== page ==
A new drug can often prevent a common, sometimes severe viral disease in patients receiving a transplant of donated blood-making stem cells, a clinical trial led by researchers at Dana-Farber Cancer Institute and Brigham and Women's Hospital indicates.
In a paper in the Sept. 26 issue of the New England Journal of Medicine, the researchers report that patients who took the drug CMX001 shortly after transplant were far less likely to develop cytomegalovirus (CMV) infection than were patients who took a placebo. CMV disease is a common source of illness in transplant patients and can cause pneumonia, diarrhea and digestive tract ulcers, or other problems. Although some antiviral drugs, when administered at the earliest signs of CMV infection, often forestall CMV disease, they often cause kidney dysfunction or impair patients' ability to make new blood cells.
"With current agents, between 3 and 5 percent of allogeneic [donor] transplant patients develop CMV disease within six months of transplantation, and a small number of them may die of it," says study lead author Francisco Marty, MD, of Dana-Farber and Brigham and Women's. "There clearly is a need for better treatments with fewer adverse effects. This clinical trial examined whether the disease can be prevented, rather than waiting for blood tests to show that treatment is needed."
CMV is a herpes-like virus that infects the majority of Americans by adulthood. Most often, it is held in check by the immune system and produces no symptoms. Most people are unaware they are infected, Marty explains.
In stem-cell transplant patients, however, the immune system — based in the blood-making tissue of the bone marrow — is replaced with donor blood-making cells after patients receive high doses of chemotherapy. During this transition period, long-dormant viruses like CMV may have an opportunity to become active. The result can be CMV disease.
The new, phase II clinical trial involved 230 hematopoietic (blood-making) stem cell transplant recipients at 27 treatment centers across the United States. They participants were randomly assigned to receive either oral CMX001 (at varying doses) or a placebo, which they began taking after the transplanted cells engrafted, or took root in the bone marrow — which usually occurs two to three weeks after the transplant procedure. They took the pills for 9-11 weeks.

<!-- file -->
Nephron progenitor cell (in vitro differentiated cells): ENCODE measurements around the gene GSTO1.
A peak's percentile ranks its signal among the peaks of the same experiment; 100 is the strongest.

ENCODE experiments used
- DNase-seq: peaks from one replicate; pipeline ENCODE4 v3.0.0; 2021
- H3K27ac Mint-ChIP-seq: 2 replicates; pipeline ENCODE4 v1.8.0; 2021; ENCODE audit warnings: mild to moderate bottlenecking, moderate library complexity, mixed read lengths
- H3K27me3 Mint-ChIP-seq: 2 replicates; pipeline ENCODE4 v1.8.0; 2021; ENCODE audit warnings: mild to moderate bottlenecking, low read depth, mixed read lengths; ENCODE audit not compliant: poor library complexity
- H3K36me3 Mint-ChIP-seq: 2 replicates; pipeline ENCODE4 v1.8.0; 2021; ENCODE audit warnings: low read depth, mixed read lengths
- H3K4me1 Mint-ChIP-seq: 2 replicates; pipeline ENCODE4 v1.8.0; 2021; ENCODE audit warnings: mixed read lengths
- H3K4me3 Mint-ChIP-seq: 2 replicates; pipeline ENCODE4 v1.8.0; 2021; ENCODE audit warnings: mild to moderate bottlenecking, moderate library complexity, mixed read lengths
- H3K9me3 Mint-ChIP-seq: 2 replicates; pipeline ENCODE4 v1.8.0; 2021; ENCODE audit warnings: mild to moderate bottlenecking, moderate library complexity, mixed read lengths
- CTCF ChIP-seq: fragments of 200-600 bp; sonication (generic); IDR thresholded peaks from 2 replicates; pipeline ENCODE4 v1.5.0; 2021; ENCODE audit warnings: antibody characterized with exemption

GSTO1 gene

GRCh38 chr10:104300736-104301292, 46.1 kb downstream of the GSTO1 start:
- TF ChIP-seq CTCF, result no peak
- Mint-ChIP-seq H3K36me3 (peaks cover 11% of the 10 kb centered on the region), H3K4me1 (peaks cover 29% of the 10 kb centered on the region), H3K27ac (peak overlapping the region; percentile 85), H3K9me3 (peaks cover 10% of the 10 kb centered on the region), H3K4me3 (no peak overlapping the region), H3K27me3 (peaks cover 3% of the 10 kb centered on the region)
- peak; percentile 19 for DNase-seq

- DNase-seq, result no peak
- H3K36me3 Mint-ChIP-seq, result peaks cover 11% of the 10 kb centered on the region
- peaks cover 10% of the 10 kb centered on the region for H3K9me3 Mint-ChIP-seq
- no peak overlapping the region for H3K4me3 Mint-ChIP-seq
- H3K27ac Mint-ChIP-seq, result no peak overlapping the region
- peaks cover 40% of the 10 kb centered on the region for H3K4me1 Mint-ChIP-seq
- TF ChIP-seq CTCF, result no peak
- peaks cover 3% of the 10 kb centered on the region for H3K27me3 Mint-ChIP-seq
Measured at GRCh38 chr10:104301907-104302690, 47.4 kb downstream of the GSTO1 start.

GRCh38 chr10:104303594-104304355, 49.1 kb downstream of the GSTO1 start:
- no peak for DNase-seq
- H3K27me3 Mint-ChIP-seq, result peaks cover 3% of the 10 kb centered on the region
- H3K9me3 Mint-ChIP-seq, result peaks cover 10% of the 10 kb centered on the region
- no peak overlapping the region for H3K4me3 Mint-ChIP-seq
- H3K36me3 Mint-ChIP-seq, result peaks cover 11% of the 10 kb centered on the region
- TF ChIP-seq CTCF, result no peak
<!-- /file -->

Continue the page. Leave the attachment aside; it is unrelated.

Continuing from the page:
Only 10 percent of the patients who took 100 mg of CMX001 twice a week had a "CMV event" — defined as CMV disease that affects the lung, digestive tract, or other organs, or a detectable amount of CMV in the blood at the end of treatment — the investigators found. By contrast, CMV events occurred in 37 percent of those who received a placebo. The most common adverse side effect to CMX001 was diarrhea.
"The results show the effectiveness of CMX001 in preventing CMV infections in this group of patients," Marty says. "Because CMX001 is known to be active against other herpes viruses and against adenoviruses that sometimes affect transplant patients, it may be useful as a preventive or treatment agent for those infections as well."
The senior author of the study is Michael Boeckh, MD, of the Fred Hutchinson Cancer Research Center in Seattle. Co-authors are Drew Winston, MD, of the University of California, Los Angeles; Scott Rowley, MD, of Hackensack University Medical Center, New Jersey; Estil Vance, MD, of Baylor Charles A. Sammons Cancer Center, Dallas; Genovefa Papanicolaou, MD, of Memorial Sloan-Kettering Cancer Center; Kathleen Mullane, DO, of the University of Chicago Medical Center; and Thomas Brundage, MS, Alice Robertson, PhD, Susan Godkin, RPh, and Herve Mommeja-Marin, MD, of Chimerix, of Durham, N.C.
Financial support for the trial was provided by Chimerix.